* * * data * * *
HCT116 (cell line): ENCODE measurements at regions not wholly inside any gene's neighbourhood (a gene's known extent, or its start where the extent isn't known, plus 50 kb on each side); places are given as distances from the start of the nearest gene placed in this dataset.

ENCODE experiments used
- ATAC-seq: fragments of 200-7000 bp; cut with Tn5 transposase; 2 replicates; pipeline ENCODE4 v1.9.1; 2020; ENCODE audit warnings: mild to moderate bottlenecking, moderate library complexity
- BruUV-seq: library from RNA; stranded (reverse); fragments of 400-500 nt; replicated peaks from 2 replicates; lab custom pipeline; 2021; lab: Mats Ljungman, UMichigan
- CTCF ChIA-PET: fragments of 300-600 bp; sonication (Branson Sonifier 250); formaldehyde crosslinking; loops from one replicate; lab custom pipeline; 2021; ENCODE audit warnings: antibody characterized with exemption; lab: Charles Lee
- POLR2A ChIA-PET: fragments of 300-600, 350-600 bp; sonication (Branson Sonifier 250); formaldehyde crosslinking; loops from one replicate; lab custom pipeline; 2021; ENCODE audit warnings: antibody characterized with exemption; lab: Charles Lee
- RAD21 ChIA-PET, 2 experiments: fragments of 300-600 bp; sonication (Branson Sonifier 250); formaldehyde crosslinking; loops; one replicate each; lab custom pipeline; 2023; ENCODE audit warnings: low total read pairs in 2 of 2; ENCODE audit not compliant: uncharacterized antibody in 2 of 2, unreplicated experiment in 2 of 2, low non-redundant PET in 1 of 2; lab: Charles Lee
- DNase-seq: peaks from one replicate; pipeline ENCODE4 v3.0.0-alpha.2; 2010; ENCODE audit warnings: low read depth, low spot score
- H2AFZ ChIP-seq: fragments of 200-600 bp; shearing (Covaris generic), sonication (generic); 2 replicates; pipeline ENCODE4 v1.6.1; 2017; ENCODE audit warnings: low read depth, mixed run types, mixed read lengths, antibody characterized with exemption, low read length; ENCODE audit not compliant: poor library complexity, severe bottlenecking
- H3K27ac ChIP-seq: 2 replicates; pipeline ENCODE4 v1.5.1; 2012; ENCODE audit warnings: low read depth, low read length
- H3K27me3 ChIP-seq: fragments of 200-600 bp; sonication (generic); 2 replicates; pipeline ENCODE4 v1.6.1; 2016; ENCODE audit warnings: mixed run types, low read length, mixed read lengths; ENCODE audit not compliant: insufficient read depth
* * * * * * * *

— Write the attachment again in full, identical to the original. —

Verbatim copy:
HCT116 (cell line): ENCODE measurements at regions not wholly inside any gene's neighbourhood (a gene's known extent, or its start where the extent isn't known, plus 50 kb on each side); places are given as distances from the start of the nearest gene placed in this dataset.

ENCODE experiments used
- ATAC-seq: fragments of 200-7000 bp; cut with Tn5 transposase; 2 replicates; pipeline ENCODE4 v1.9.1; 2020; ENCODE audit warnings: mild to moderate bottlenecking, moderate library complexity
- BruUV-seq: library from RNA; stranded (reverse); fragments of 400-500 nt; replicated peaks from 2 replicates; lab custom pipeline; 2021; lab: Mats Ljungman, UMichigan
- CTCF ChIA-PET: fragments of 300-600 bp; sonication (Branson Sonifier 250); formaldehyde crosslinking; loops from one replicate; lab custom pipeline; 2021; ENCODE audit warnings: antibody characterized with exemption; lab: Charles Lee
- POLR2A ChIA-PET: fragments of 300-600, 350-600 bp; sonication (Branson Sonifier 250); formaldehyde crosslinking; loops from one replicate; lab custom pipeline; 2021; ENCODE audit warnings: antibody characterized with exemption; lab: Charles Lee
- RAD21 ChIA-PET, 2 experiments: fragments of 300-600 bp; sonication (Branson Sonifier 250); formaldehyde crosslinking; loops; one replicate each; lab custom pipeline; 2023; ENCODE audit warnings: low total read pairs in 2 of 2; ENCODE audit not compliant: uncharacterized antibody in 2 of 2, unreplicated experiment in 2 of 2, low non-redundant PET in 1 of 2; lab: Charles Lee
- DNase-seq: peaks from one replicate; pipeline ENCODE4 v3.0.0-alpha.2; 2010; ENCODE audit warnings: low read depth, low spot score
- H2AFZ ChIP-seq: fragments of 200-600 bp; shearing (Covaris generic), sonication (generic); 2 replicates; pipeline ENCODE4 v1.6.1; 2017; ENCODE audit warnings: low read depth, mixed run types, mixed read lengths, antibody characterized with exemption, low read length; ENCODE audit not compliant: poor library complexity, severe bottlenecking
- H3K27ac ChIP-seq: 2 replicates; pipeline ENCODE4 v1.5.1; 2012; ENCODE audit warnings: low read depth, low read length
- H3K27me3 ChIP-seq: fragments of 200-600 bp; sonication (generic); 2 replicates; pipeline ENCODE4 v1.6.1; 2016; ENCODE audit warnings: mixed run types, low read length, mixed read lengths; ENCODE audit not compliant: insufficient read depth